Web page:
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Striking Syria Still Seems A Question Of When, Not Whether

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Though Great Britain won't be joining in any military action aimed at Syria, it appears the White House is determined to go ahead — most likely within the next few days and most likely with missile strikes.

We'll be following the news throughout the day and over the weekend. As Friday dawns, here's where things stand:

-- Evidence. The White House is expected to release, perhaps as soon as today, a declassified version of the intelligence it has been giving to members of Congress to support the case that President Bashar Assad's regime last week used chemical weapons to kill several hundred people and wound even more.

On Morning Edition, NPR Pentagon correspondent Tom Bowman said it's his understanding that a lot of that evidence "is circumstantial." It includes videos of Syrians who appears to have symptoms you would expect victims of a chemical weapons attack to suffer.

Evidence from "blood, soil and tissue samples" is being collected by U.N. inspectors on the ground in Syria, Tom added. Those inspectors are due to finish up their work and leave Syria on Saturday.

-- Congress. "The opposition to President Obama launching unilateral military operations in Syria exploded on Thursday when dozens of liberal Democrats joined scores of conservative Republicans in warning the administration that any strikes without congressional approval would violate the Constitution," The Hill writes.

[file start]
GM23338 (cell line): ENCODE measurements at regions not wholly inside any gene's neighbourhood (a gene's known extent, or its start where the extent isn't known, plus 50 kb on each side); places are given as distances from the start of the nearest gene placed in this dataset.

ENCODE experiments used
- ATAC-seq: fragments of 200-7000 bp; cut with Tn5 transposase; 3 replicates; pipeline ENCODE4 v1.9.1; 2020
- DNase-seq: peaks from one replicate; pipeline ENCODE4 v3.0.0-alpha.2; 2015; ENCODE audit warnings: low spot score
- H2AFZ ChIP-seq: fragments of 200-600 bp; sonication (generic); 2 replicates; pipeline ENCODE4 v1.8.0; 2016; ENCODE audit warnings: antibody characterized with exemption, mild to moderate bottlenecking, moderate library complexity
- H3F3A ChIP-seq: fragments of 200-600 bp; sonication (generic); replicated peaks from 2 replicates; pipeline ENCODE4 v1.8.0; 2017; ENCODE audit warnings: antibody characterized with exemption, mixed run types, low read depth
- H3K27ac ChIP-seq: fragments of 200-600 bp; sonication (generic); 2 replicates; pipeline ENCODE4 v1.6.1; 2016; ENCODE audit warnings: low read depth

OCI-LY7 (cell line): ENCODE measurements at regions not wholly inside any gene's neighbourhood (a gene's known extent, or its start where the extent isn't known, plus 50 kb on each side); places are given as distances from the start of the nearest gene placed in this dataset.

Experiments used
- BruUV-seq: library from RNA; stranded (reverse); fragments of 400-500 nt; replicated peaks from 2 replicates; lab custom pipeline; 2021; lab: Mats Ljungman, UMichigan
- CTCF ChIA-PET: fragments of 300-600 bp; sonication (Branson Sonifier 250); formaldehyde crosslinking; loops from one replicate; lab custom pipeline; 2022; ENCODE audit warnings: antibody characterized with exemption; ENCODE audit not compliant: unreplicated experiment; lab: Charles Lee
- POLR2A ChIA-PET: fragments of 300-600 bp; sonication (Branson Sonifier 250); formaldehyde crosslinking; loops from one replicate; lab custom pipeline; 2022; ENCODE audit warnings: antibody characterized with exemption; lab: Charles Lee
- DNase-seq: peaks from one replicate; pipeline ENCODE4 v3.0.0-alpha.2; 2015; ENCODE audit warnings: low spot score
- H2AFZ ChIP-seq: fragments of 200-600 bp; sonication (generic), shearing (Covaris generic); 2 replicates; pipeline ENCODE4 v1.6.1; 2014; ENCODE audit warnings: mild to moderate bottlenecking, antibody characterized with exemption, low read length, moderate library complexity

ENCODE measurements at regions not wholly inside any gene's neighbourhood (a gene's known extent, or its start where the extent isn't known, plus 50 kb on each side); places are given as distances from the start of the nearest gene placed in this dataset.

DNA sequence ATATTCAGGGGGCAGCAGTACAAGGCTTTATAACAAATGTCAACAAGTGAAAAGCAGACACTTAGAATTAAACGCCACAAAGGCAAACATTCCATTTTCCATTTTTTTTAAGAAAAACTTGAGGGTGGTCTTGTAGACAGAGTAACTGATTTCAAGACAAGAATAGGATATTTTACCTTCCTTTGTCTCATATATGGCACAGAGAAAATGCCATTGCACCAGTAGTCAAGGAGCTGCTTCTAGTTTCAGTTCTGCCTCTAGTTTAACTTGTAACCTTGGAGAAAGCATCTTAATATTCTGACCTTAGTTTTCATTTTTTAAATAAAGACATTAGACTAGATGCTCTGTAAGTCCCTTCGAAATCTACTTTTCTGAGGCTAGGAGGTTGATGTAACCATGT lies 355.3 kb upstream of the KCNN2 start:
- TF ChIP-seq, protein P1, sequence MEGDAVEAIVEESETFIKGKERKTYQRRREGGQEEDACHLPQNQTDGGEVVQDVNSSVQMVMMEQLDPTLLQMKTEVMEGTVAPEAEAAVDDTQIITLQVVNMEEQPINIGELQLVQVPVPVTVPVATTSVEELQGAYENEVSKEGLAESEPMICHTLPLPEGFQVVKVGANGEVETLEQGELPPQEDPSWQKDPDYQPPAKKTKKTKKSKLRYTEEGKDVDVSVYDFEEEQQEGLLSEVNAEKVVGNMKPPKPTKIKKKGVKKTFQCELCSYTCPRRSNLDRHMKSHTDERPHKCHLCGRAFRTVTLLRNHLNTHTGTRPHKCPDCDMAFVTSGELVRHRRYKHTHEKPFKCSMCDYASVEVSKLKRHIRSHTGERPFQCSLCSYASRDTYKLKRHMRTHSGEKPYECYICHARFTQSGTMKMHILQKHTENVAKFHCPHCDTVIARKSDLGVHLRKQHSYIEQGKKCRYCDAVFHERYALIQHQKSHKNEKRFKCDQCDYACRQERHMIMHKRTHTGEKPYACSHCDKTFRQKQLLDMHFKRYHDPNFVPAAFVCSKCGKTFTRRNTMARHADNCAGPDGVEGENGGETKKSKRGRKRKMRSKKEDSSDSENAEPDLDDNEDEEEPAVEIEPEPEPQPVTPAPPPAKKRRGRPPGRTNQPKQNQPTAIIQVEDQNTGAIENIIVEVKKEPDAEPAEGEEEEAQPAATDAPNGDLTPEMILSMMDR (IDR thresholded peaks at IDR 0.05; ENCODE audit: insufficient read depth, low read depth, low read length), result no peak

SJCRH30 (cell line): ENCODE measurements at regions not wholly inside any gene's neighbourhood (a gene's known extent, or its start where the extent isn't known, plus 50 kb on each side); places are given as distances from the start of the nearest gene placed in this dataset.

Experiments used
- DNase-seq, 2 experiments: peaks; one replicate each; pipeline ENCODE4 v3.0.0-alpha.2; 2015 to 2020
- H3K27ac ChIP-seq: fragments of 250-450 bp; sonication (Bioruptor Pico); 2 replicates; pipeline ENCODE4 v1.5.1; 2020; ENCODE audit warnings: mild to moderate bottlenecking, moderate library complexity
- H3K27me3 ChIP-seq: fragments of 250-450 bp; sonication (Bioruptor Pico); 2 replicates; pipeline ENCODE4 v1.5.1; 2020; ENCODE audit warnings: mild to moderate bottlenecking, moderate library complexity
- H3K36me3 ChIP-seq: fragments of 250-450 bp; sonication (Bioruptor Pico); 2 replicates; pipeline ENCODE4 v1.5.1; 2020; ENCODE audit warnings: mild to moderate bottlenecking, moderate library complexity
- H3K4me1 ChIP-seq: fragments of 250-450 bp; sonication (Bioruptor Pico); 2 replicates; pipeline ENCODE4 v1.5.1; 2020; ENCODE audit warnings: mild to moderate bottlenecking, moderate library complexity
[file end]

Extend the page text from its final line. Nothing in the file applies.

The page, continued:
And as Politico reports, a 90-minute conference call Thursday night between the White House and Congressional leaders "appears to have done little to change anybody's mind. Members issued statements afterward reiterating their long-held views on Syria."

-- Allies. While the British Parliament has rejected Prime Minister David Cameron's plan to join the U.S. in taking military action, France appears to still be on board. As The Associated Press writes, "President Francois Hollande said his country can go ahead with plans to strike Syria for allegedly using chemical weapons despite the British parliament's failure to endorse military action. He told the newspaper Le Monde that the 'chemical massacre of Damascus cannot and must not remain unpunished.' "

Meanwhile, the White House has said that while it will continue to consult with the U.K. and other allies, "President Obama's decision-
making will be guided by what is in the best interests of the United States."

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